1. LIVE AT JAGASILK TEABAR: Adrian Esau: All proceeds to “Music for Youth Works”
– tickets available through Adrian or JagaSilk Teabar
* Live & Unmastered CD recorded earlier in the week will be released at show*
“Ever with a song in his head and music flowing from his fingertips,
whether it be through six strings or simply pots and pans, adrian’s love for music permeates all aspects of his life. with a barefoot in the sands of folk, a heavy boot in the muddy blues, and a mind for anything that makes noise, his style is raw and heartful to say the least.”
Issue #18 of JagaSpam: Book Launch on Friday at JagaSilk, Seating Area Reloaded, Hand-whipped Rooibos
BOOK LAUNCH ON FRIDAY AT JAGASILK
Issue #17 of JagaSpam: Maccha Has Arrived!, Fukamushi Sencha, Mason jar brewpot, Spiced Water, new JagaStaff
An old favourite is back: Harimaen estate’s Fukamushi Sencha. Deeply steamed and thus rich in body and sweetness, this tea requires 4g for every 8oz, making it slightly more economical than standard sencha that requires 8g per 8oz serving.
A work in progress for over 2 years:
Jared and Miyu Nyberg
A17-633 Courtney St
Victoria, BC, V8W 1B9
It came to me the other day after we went on a tea and coffee crawl of Victoria that we have been doing it all wrong for temperature control for a long time now. For some reason, when it comes to loose tea, we ahve been doing a good job, yet with maccha a bad job.
A delicate high grade of Japanese green tea, steamed to a fairly common depth, generally requires 70 C poured over it. With loose tea, we recommend the “transfer method”. Every time you pour hot water into a room temperature vessel, it cools by 10 C with almost mathematical precision. Boiling water is 100 C, so most people making tea at home can incorporate a decanter, cups, and teapot to transfer to the appropriate temp. Pour that water over the leaves and you are good to go.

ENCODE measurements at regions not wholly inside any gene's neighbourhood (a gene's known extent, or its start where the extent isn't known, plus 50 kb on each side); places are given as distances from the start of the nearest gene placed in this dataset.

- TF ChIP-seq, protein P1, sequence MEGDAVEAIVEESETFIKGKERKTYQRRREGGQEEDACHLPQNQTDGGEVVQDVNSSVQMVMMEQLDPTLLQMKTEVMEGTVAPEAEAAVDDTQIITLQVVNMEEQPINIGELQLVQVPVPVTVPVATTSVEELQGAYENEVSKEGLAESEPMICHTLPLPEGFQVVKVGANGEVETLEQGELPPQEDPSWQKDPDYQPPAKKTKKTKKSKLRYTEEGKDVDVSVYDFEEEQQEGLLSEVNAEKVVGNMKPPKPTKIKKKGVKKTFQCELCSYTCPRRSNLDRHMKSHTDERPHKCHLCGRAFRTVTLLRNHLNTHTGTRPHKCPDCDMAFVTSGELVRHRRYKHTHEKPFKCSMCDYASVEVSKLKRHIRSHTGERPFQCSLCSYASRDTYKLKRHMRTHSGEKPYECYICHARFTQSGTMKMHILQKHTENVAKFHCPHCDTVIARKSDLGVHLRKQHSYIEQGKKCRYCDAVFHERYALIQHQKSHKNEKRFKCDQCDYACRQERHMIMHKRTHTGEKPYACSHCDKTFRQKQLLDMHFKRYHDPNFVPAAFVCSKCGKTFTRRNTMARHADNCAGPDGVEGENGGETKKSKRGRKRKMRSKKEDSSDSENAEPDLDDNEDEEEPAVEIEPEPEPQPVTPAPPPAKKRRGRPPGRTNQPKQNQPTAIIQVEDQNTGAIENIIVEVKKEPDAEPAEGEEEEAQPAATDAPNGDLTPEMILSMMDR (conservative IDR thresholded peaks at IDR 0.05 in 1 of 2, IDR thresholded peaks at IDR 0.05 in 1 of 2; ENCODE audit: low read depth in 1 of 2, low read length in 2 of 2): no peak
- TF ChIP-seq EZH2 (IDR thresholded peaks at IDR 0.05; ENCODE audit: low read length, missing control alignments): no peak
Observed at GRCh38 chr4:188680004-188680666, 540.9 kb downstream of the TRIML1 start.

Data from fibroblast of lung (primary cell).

HOWEVER, with maccha we have always recommended 1/2 boiling and 1/2 cold purified water to get 70 C. Though the temp is technically the same, the water does not mix appropriately. The resulting flavour is sour and diappointing when compared to the transfer method.
Try pouring boiling water into your maccha bowl (preheats), pouring that water into a measuring cup to control volume. Pour that water into a room temp cup you have around, and pour THAT water on your maccha that you quickly sifted into a bowl. We have noticed Dragonfly grade sees particular benefit from this technique.
JAGASILK’S NEW TEA PACKING MANAGER ARRIVED IN TEA BOX!
JagaSilk’s new tea packing manager arrived in her very own tea box yesterday! Midori Higa will now be running the show when it comes to the overly controlling packing protocol at the Silk. Next time you see her, tell her you saw her when she came out of the box (see attached picture)
2010 LOOSE TEA IS FINALLY HERE
Also in the receiving room entered the beautiful 2010 harvest of Japanese loose teas. Though behind the ball a little bit here, we plan on making 2010 even more intense for quality assurance. Our batches we import have gotten smaller, so the limited offering concept we have brought about will be more apparent. We are currently working on finding the perfect steeping coordinates for: